30 March 2016

Is your SMSF adviser right for you?

It’s no secret that SMSFs are regulated by a complex and frequently changing set of laws and regulations making maintaining compliance and optimal operation within this legal framework an increasingly challenging task. This is why many SMSF trustees (or directors of a trustee company) turn to specialists to help guide them through this maze to ensure their obligations are met.

However, despite the risk of hefty penalties and, of course, the moral issues involved, the unfortunate reality is that there are some firms and advisers who continue to mislead fund trustees in order to achieve personal financial gain.

With this in mind, along with the rapid growth seen in SMSFs, increasingly aggressive advertising, the collapse of Trio Capital and the subsequent Parliamentary Joint Committee on Corporations and Financial Services inquiry, the Australian Securities and Investments Commission (ASIC) set up their SMSF Taskforce in 2012.

Initially the Taskforce’s key focus areas included high-risk and emerging SMSF issues such as property spruiking, unlicensed conduct and false or misleading advertising. However more recently this focus has expanded to include the promotion of SMSF services via social media sites too. Since inception the Taskforce has carried out frequent investigations, a number of which have resulted in the issuing of large fines, industry bans and/or imprisonment.

An example includes the case of Park Trent Properties Group which had been unlawfully carrying on a financial services business for over five years by providing advice to clients to purchase investment properties through a SMSF. By the time of the trial in mid 2015, Park Trent had advised over 860 members of the public. The company was served a permanent injunction against it restraining them from providing unlicensed financial product advice to clients regarding SMSFs.

More recently, a Sydney woman was charged with dishonestly obtaining a financial advantage by deception and separately, for dealing with over $100,000 that was the proceeds of crime. The woman in question was charged with these offences following a SMSF Taskforce investigation into her conduct in dealing with members of SMSFs which were undertaking property purchases. The matter is listed to return to court on 12 April.

Although trustees may outsource some of the essential functions of running a SMSF to SMSF advisers, like investment management and administration, trustees are still ultimately responsible for the operation of their fund. With this in mind, the above examples serve as a timely reminder of the importance in doing your homework on advisers before engaging with them in SMSF advice.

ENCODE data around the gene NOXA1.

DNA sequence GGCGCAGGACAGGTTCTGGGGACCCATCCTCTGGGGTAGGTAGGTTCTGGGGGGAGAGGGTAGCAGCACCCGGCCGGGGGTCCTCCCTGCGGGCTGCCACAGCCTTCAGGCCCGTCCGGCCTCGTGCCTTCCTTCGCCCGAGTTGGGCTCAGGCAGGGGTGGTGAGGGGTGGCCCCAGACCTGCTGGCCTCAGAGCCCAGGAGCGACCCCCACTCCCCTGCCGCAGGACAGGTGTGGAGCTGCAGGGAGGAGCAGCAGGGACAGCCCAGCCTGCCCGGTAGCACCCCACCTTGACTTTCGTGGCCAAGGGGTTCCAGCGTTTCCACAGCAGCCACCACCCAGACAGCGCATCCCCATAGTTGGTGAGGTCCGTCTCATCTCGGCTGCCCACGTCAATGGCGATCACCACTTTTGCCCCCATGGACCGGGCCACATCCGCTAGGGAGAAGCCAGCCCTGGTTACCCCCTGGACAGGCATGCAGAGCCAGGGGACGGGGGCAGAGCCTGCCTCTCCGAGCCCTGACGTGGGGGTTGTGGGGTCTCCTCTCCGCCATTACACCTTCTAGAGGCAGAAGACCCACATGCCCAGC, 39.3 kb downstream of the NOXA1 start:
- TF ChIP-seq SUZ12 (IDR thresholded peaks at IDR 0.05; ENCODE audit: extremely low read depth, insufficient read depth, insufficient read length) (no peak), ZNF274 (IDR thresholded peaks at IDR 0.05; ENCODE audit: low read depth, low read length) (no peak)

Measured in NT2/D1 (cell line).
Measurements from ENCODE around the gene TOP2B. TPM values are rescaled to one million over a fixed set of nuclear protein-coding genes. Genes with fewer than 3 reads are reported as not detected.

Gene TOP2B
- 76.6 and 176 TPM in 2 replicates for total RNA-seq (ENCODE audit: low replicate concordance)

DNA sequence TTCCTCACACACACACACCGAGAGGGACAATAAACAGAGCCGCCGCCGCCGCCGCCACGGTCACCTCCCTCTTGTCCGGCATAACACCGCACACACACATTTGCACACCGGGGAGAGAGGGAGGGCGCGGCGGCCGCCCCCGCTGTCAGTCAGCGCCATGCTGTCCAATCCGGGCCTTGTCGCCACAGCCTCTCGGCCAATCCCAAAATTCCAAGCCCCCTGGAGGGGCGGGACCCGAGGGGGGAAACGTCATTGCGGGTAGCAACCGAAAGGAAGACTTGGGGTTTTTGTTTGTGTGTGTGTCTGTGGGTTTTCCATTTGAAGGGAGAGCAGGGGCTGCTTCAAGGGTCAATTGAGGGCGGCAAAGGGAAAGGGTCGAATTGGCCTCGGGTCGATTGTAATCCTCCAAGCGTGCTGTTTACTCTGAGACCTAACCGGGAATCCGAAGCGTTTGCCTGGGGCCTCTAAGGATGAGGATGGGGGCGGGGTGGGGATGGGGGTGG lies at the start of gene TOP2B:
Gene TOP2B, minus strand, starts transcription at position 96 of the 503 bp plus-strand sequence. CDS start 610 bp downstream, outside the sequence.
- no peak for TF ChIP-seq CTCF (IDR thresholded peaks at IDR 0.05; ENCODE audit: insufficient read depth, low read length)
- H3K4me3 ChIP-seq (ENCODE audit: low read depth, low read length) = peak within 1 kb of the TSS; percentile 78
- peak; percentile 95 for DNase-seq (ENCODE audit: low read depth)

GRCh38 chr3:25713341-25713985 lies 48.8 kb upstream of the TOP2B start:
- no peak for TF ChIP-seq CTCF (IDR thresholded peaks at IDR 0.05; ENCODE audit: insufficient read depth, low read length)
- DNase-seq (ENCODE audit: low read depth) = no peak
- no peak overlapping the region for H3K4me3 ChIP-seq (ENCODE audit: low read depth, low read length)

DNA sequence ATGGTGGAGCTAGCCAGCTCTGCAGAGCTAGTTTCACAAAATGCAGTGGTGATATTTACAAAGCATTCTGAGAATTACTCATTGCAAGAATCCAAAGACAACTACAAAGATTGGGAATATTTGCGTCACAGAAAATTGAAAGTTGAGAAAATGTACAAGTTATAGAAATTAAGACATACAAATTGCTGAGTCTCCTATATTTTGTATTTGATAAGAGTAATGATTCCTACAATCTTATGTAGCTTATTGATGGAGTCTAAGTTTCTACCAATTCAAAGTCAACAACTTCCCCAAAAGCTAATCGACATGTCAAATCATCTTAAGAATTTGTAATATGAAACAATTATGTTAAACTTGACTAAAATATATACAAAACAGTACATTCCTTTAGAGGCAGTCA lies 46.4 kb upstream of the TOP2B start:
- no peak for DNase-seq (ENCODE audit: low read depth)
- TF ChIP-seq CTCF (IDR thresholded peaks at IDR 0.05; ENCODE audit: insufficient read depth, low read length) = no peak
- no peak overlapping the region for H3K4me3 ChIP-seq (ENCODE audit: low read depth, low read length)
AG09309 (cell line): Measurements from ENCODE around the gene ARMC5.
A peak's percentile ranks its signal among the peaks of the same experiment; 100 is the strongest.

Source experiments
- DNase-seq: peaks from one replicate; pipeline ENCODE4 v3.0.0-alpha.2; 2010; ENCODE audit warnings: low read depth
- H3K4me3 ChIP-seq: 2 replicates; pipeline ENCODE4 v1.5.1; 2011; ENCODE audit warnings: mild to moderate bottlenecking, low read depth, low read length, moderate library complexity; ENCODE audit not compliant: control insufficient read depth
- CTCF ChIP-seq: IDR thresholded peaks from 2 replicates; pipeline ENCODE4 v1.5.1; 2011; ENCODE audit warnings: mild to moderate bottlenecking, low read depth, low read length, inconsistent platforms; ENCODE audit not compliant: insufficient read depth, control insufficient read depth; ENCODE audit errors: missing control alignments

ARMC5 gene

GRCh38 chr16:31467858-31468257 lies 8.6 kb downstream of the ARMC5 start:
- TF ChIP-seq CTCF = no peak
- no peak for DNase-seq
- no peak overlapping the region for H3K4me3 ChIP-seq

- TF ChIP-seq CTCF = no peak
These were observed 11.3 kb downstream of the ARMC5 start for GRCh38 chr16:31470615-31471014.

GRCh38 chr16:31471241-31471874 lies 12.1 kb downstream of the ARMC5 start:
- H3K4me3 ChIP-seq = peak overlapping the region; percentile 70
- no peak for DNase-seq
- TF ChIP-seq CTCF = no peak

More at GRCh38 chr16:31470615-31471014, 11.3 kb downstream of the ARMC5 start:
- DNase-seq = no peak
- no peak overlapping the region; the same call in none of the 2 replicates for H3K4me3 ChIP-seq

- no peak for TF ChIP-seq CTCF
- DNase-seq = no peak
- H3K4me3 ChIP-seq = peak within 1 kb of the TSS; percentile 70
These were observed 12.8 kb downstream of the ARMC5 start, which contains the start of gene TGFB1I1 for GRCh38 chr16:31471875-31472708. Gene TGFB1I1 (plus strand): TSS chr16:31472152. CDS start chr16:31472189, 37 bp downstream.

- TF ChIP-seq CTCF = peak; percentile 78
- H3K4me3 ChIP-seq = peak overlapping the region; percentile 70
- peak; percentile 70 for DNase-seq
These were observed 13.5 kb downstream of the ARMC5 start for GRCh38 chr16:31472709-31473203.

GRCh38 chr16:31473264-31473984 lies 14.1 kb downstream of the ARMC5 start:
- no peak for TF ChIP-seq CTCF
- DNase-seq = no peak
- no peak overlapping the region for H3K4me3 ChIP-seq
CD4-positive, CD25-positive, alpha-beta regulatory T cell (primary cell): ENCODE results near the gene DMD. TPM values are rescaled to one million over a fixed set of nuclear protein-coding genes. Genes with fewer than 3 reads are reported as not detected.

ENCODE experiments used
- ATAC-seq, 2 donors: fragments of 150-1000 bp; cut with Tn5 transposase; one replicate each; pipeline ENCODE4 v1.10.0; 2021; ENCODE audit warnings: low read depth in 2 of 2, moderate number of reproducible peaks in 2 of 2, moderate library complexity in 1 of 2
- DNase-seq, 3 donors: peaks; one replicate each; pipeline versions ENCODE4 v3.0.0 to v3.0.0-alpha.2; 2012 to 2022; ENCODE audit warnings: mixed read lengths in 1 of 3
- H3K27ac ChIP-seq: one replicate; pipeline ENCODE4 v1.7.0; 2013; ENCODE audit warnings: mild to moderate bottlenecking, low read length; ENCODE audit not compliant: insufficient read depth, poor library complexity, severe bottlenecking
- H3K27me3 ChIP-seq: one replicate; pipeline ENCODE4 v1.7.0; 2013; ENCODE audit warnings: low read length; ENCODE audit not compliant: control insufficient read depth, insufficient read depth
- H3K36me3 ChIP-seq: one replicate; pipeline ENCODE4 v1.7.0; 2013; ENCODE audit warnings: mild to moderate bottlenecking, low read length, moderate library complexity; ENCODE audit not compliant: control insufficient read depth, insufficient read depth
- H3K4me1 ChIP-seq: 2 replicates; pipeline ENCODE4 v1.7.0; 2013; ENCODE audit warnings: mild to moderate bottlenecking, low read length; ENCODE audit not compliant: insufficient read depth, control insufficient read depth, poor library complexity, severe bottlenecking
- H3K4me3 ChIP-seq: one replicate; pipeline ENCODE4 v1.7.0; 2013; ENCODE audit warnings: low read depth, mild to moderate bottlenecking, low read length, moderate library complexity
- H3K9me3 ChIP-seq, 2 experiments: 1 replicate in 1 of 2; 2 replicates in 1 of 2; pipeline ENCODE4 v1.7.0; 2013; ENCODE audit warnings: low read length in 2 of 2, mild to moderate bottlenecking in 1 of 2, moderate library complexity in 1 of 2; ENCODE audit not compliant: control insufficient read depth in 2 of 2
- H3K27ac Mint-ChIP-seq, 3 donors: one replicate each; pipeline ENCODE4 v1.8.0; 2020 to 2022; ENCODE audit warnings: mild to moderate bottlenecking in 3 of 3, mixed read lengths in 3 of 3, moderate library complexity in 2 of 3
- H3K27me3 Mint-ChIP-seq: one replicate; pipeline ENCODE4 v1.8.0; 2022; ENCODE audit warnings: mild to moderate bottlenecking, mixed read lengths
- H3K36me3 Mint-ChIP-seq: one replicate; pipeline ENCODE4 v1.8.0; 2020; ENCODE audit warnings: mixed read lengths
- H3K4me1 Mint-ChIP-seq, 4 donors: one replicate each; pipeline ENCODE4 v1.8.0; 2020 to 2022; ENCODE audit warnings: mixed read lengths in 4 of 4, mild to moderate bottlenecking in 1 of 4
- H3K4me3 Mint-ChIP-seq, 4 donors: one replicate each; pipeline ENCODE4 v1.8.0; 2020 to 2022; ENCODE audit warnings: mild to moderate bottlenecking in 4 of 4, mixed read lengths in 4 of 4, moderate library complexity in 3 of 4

To help safeguard super savings there are a few simple steps trustees (and directors of a trustee company) can take to help ensure they engage with a trustworthy, experienced and qualified SMSF adviser.

 

1. Ask around

The ultimate testament to a financial adviser’s credibility is a referral from one of their existing clients or professional partners. Talk to friends and colleagues to see what experiences they’ve had with their advisers.

 

2. Look them up

Be sure to check ASIC’s financial advisers register to confirm the adviser’s qualifications and experience, their employment status and that they haven’t been banned or disqualified from giving advice

 

3. Get an FSG

Download a copy of their financial services guide (FSG) from their website or ask for one to be sent to you. This document will outline what services are being offered along with other valuable information on how they charge, their Australian Financial Services Licence (AFSL) number and any linked product providers.

 

4. Ask questions

How many SMSF clients do they have? In what detail do they undertake them? What is their investment philosophy? What is their retirement planning process? Don’t hold back, if there is a question you want to ask, ask it!

 

5. Trust your instincts

If you don’t feel comfortable after your first meeting with an adviser, walk away. It is imperative that you feel confident that they will be honest and transparent and that you are compatible in terms of personality and style of doing business. Also remember if it sounds too good to be true, it probably is!

 

By law, SMSF trustees and directors of a trustee company are required to meet a certain set of obligations and failure to do so can result in the fund being deemed non-compliant and losing its tax concessions, being disqualified as a trustee, penalties and/or prosecution.

For this reason, a good option for many members is to seek advice from a specialist SMSF adviser. Although there is no absolute way to guarantee the integrity of an adviser, a little care and due diligence can help to protect your fund and your future retirement benefits.

If you would like to discuss your SMSF in more detail, please feel free to get in touch on (07) 3391 5055 or by emailing advice@mgdwealth.com.au.

 

Disclaimer: This article contains general information only and is not intended to constitute financial product advice. Any information provided or conclusions made, whether express or implied, do not take into account the investment objectives, financial situation and particular needs of an investor. It should not be relied upon as a substitute for professional advice.